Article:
Tag Archives: technology

Chinese Government Resists International Heat

You may have read my recent post “Hope and Movement,” which looks at a variety of news sources showing forward-thinking and more outspoken international pressure toward the Chinese government to bring human rights back to their table.  As an update, I share this article with you: the Tibet Sun reveals that China has said it will continue to refuse access to Tibet from foreign human rights watchers and reporters.

From Tibet Sun: Tibetan delegates pose for group photo in front of Great Hall of People, venue of the 18th National Congress of Communist Party of China in Beijing

Now, clearly, anyone who ‘doth protest so much’ has something to hide.  Anyone can see that.  The problem for “The People’s” Republic of China is, this isn’t a hidden issue anymore.  China is struggling and bumbling in vain to right the curtain that hides their violations and injustices in Tibet which the Tibetan people, via the internet, have torn down.  This is not maintainable.  They are only fanning the fire they’ve started in an attempt to keep it down, when really, we all know the only solution is a cold, crisp bucket of water (i.e., to actually change their ways).

I can see from the trials and triumphs of history that, with any issue, the sun may look as though it is about to crest the horizon but instead waits there, hovering, for another forty years until the golden light graces the land.  This certainly has been the case with Tibet.  There were times when freedom looked imminent, when it seemed the struggle was almost won.  Taking the chance that hindsight may smile patronizingly at me later, I can’t help but feel confident that Tibet will find relief soon.  Maybe not the whole shebang overnight, but at least gradually.  There is simply no way that the freedom of information that our internet – connected to seemingly endless venues and even the poorest of poor, now – that this great web, this vast cloud, could ever be truly monitored.  The information can and will pass on.  And the Chinese policemen may arrest a Tibetan for taking pictures with their iPhone or texting news to their family in India, but what’s done is done.  Once it’s shared, it’s out there forever.  This jihad against information – not just in Tibet and China, but everywhere – simply cannot sustain itself.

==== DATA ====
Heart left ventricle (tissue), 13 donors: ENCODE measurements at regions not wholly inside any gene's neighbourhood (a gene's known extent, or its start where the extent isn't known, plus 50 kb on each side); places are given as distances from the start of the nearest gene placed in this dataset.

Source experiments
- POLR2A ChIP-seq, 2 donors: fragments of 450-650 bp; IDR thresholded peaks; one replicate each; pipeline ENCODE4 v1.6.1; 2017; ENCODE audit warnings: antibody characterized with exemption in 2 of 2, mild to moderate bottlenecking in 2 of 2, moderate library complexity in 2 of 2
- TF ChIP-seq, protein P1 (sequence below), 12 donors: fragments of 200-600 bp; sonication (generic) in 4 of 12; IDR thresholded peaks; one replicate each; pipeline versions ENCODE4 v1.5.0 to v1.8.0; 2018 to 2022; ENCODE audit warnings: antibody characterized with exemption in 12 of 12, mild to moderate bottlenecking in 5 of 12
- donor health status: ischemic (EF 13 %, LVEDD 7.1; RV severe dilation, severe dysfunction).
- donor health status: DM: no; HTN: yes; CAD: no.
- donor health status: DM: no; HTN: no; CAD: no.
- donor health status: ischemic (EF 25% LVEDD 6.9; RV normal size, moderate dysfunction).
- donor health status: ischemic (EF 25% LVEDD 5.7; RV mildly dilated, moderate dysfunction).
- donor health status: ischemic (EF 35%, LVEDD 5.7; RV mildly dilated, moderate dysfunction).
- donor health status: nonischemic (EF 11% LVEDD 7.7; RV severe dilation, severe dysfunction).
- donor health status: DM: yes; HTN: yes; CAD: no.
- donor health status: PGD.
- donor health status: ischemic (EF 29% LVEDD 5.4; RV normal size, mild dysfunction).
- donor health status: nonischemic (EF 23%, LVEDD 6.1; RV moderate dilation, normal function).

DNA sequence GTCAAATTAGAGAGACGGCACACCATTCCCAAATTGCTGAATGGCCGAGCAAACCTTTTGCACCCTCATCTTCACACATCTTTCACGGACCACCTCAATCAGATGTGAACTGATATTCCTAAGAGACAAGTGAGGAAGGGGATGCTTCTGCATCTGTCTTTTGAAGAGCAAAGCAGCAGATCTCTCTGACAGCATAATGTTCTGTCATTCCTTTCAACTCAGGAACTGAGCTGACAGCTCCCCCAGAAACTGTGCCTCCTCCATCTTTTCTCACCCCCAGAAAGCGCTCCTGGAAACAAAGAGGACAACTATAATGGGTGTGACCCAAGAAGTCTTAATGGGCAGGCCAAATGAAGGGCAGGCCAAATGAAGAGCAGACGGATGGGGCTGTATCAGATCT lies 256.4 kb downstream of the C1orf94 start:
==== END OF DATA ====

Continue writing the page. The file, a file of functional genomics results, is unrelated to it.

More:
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Filed under Chinese Government, Public, Community, Tibet, Tibetan Current Events and Activism, Tibetan Refugees

Ann Curry Interviews H.H. the Dalai Lama

“The struggle which we are carrying is the struggle between power of truth, power of gun.  For short term, power of gun is much stronger.  But long run, power of TRUTH is stronger than power of gun.” – H.H. the Dalai Lama

Ann Curry of NBC News Interviews His Holiness The Dalai Lama

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Filed under Chinese Government, Cultural Anthropology, Public, Community, Tibet, Tibetan Current Events and Activism, Tibetan Refugees

I’ve Got Media! Photography Shared, Kickstarter Imminent!

Good news for the Restored Voice Project: I have access to some lovely portraits and images of the Tibetan women of Dharamsala.  This means the Kickstarter will launch sooner than expected: September 30th!

An example of Wonderlane’s work, and also of the strength and cheer of these women

Wonderlane, A.K.A. Photographer Libre, has taken beautiful, evocative shots all around the world – including many from Seattle… it all seems to lead back to that place! – and has an extensive collection of Tibetan nuns at Dolma Ling nunnery.  I’m always thrilled to discover their smiling faces, and in this case, I really needed some help. January rapidly approaches, and the Kickstarter needs to launch.  However ready I may be, I know that I need images of these awe-inspiring ladies to really make this project tangible.  But I’ve never been to Dharamsala to take my own media. Photographer Libre – aptly named – is happy to share her photos with me for the informational Kickstarter video, so that I can show the nuns themselves. A video just of me would not be as powerful, because this isn’t really my book. It’s theirs. And I hope to feature photography in the book.

I would like to take this moment to thank Wonderlane publicly.  Her work is already exquisite, but it’s made all the more beautiful by her willingness to share and help other artists realize their goals – and, specifically with RVP, to help a project that seeks to share, empower, and spread the word to the world.  Kudos, Wonderlane!  All of you should definitely check out her site: here is it again.  I think a copy of the finished book will magically appear in her mailbox someday…

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Filed under Public, Community, Tibet, Tibetan Refugees, Women's Empowerment